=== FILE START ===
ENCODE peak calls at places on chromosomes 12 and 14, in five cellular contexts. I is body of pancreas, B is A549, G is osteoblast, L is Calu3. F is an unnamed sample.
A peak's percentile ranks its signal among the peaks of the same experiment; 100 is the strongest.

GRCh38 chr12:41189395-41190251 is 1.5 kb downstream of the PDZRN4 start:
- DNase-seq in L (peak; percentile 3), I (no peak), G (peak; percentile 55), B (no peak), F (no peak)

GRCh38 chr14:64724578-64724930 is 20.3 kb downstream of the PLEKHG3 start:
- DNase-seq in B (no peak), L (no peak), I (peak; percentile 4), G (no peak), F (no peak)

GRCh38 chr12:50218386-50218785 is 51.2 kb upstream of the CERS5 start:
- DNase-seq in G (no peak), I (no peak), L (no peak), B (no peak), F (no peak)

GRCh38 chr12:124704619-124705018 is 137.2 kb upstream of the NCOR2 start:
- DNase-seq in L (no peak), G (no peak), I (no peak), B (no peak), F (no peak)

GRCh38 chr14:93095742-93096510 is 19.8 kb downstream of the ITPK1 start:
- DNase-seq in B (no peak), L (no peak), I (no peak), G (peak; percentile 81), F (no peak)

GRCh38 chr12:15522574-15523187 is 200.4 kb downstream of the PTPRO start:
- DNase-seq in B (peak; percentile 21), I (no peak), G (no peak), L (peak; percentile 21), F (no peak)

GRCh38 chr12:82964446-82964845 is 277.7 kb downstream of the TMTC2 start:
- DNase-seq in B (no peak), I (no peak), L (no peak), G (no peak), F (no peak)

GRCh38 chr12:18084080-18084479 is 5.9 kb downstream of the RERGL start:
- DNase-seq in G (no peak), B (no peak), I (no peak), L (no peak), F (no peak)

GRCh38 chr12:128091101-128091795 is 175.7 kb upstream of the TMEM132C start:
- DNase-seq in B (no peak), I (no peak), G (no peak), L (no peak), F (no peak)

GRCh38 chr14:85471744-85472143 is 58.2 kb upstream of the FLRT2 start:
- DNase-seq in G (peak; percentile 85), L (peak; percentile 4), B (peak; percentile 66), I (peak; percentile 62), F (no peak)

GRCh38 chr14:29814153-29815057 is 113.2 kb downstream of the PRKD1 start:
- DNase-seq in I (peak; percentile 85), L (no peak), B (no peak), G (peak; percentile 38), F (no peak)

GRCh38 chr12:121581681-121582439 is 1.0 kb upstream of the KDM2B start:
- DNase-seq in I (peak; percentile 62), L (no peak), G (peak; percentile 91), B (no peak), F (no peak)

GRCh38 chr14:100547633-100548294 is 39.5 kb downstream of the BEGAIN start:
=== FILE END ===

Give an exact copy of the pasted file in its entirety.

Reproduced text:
ENCODE peak calls at places on chromosomes 12 and 14, in five cellular contexts. I is body of pancreas, B is A549, G is osteoblast, L is Calu3. F is an unnamed sample.
A peak's percentile ranks its signal among the peaks of the same experiment; 100 is the strongest.

GRCh38 chr12:41189395-41190251 is 1.5 kb downstream of the PDZRN4 start:
- DNase-seq in L (peak; percentile 3), I (no peak), G (peak; percentile 55), B (no peak), F (no peak)

GRCh38 chr14:64724578-64724930 is 20.3 kb downstream of the PLEKHG3 start:
- DNase-seq in B (no peak), L (no peak), I (peak; percentile 4), G (no peak), F (no peak)

GRCh38 chr12:50218386-50218785 is 51.2 kb upstream of the CERS5 start:
- DNase-seq in G (no peak), I (no peak), L (no peak), B (no peak), F (no peak)

GRCh38 chr12:124704619-124705018 is 137.2 kb upstream of the NCOR2 start:
- DNase-seq in L (no peak), G (no peak), I (no peak), B (no peak), F (no peak)

GRCh38 chr14:93095742-93096510 is 19.8 kb downstream of the ITPK1 start:
- DNase-seq in B (no peak), L (no peak), I (no peak), G (peak; percentile 81), F (no peak)

GRCh38 chr12:15522574-15523187 is 200.4 kb downstream of the PTPRO start:
- DNase-seq in B (peak; percentile 21), I (no peak), G (no peak), L (peak; percentile 21), F (no peak)

GRCh38 chr12:82964446-82964845 is 277.7 kb downstream of the TMTC2 start:
- DNase-seq in B (no peak), I (no peak), L (no peak), G (no peak), F (no peak)

GRCh38 chr12:18084080-18084479 is 5.9 kb downstream of the RERGL start:
- DNase-seq in G (no peak), B (no peak), I (no peak), L (no peak), F (no peak)

GRCh38 chr12:128091101-128091795 is 175.7 kb upstream of the TMEM132C start:
- DNase-seq in B (no peak), I (no peak), G (no peak), L (no peak), F (no peak)

GRCh38 chr14:85471744-85472143 is 58.2 kb upstream of the FLRT2 start:
- DNase-seq in G (peak; percentile 85), L (peak; percentile 4), B (peak; percentile 66), I (peak; percentile 62), F (no peak)

GRCh38 chr14:29814153-29815057 is 113.2 kb downstream of the PRKD1 start:
- DNase-seq in I (peak; percentile 85), L (no peak), B (no peak), G (peak; percentile 38), F (no peak)

GRCh38 chr12:121581681-121582439 is 1.0 kb upstream of the KDM2B start:
- DNase-seq in I (peak; percentile 62), L (no peak), G (peak; percentile 91), B (no peak), F (no peak)

GRCh38 chr14:100547633-100548294 is 39.5 kb downstream of the BEGAIN start: